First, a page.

Communicating your personal brand is most effective when you’re conscious and deliberate about your messaging and consistent in your words and actions. People are able to buy into your brand when they feel they can trust you.
My blog last week – 5 steps to developing your personal brand – had such a positive response with many people asking how to communicate your brand, how do you protect your brand, how do you make sure you’re the real deal and not just a façade you’ve created. All great questions, which I’m going to cover in detail over the next couple of weeks so watch this space!
In this age of the brand, we make powerful decisions based on what we associate with a brand, how we feel about it and what we believe it stands for. The same power applies to your personal brand. You cannot leave your brand to chance.
When communicating your personal brand here are 4 factors you need to consider…
#1 Think of your stakeholder groups
Your personal brand will be presented to different people at different levels and at different times, and how you communicate makes a huge difference in how it is going to be perceived and received.
Different audiences might include your boss, your customers, your friends, your family, your partner and your children. You may wish to demonstrate authenticity as a key brand characteristic, but the way you demonstrate authenticity through words and actions may be quite different.
To your boss, you may demonstrate yourself as an authentic team player, sharing your best ideas, being focused on details and seeing things all the way through to the end. To your children, you may never miss a ballet recital, a parents evening or a football match.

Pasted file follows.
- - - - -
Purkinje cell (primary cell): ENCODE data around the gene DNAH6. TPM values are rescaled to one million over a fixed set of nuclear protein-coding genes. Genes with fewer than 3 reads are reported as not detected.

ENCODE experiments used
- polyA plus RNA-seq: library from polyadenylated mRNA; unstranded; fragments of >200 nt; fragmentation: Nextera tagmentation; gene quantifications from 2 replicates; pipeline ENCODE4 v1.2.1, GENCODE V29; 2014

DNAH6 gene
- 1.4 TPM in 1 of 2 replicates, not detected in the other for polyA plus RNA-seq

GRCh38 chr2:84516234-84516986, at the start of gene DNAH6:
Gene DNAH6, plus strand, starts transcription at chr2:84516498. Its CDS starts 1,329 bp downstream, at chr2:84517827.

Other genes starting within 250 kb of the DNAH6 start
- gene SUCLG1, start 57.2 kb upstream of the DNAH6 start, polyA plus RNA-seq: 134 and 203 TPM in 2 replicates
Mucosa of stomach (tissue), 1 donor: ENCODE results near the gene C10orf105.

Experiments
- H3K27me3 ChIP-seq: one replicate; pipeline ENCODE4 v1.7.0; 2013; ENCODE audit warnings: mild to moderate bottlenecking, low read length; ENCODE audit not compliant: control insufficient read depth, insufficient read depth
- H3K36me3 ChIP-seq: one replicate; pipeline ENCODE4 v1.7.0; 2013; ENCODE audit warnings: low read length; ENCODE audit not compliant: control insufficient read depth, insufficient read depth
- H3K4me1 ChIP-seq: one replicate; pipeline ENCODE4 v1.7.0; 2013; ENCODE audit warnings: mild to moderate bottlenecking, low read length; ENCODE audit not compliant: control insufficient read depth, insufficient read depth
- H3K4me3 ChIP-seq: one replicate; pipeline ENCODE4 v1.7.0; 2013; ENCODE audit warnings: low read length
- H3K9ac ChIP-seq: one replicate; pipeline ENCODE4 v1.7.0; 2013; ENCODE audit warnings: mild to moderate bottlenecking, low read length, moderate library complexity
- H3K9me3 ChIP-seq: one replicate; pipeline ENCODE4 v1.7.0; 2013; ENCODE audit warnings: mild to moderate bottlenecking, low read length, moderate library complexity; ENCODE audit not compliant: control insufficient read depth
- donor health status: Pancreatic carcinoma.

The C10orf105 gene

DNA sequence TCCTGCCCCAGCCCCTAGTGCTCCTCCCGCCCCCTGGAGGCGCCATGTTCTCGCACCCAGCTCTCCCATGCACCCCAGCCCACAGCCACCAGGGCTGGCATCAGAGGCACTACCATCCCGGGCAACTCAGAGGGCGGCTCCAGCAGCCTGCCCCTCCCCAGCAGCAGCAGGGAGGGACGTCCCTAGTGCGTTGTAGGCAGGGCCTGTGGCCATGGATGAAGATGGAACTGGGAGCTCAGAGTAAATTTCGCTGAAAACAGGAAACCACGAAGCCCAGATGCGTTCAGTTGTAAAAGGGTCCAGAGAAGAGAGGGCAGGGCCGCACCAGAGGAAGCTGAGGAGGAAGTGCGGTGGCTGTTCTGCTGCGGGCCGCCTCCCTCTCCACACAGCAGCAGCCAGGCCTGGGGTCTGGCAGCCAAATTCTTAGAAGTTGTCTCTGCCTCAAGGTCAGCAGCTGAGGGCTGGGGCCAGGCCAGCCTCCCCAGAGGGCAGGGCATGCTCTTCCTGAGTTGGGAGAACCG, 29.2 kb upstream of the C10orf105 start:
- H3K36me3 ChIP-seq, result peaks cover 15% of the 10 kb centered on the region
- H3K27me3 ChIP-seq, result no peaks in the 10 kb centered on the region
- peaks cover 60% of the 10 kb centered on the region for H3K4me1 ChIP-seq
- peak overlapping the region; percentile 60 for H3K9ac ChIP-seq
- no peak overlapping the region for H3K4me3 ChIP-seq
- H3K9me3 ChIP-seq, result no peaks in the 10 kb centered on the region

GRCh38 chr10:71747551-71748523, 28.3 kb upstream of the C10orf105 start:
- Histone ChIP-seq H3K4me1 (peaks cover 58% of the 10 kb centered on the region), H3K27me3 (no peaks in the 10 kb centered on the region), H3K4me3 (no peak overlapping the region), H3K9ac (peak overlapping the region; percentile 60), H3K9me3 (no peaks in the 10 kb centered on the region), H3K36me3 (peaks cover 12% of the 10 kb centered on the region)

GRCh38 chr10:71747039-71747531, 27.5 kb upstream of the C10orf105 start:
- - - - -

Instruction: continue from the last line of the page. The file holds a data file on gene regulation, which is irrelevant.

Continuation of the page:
Imagine a lawyer who spends all day in court, locking horns with his opponents who then comes home in the evening and remains in that same mode with his partner and children. Clients and opponents may consider him to be focused and driven, but his partner and children think he’s the opposite: detached and disengaged. Those are two very different brand statements.
To be consistent, the lawyer will do much better if he can think in terms of applying his brand traits to the specific situation at hand. If he can learn to change modes in order to suit the current situation, all the time remaining true to his personal brand, whilst emphasising more relevant characteristics.
In all aspects of our lives, we too must do the same.
Map out your different stakeholder groups and become conscious and deliberate in how you and communicating your personal brand for each one.
#2 Don’t be the best-kept secret
Having had literally thousands of conversations over the years about the concept of personal brand, there is one critical point I urge you to consider;
You must communicate who you are as loudly as you can because there’s no point in being the best-kept secret in the marketplace.
It’s the definition of insanity to have talent, experience or expertise that you never properly leverage or that others never have the opportunity to truly benefit from.
Please do not become the best-kept secret in the market-place. You would be doing yourself a huge disservice. You may not be a natural self-promoter but other, lesser people are good at it, so through you need to find the place where you are comfortably uncomfortable doing it. (Check out 7 reasons why stepping out of your comfort zone is a must)
I am sure you’ve met individuals who always seem to get their voices heard, irrespective of the quality of the point or message they want to make. Some people always seem to be promoted at break-neck speed despite others asking questions about their capability or ‘fit’ for the role. I have met hundreds of people like this and here’s what I tend to find. These people never hang around for long! If you go back through their career, you see a pattern of both job and company movement on a frequent basis.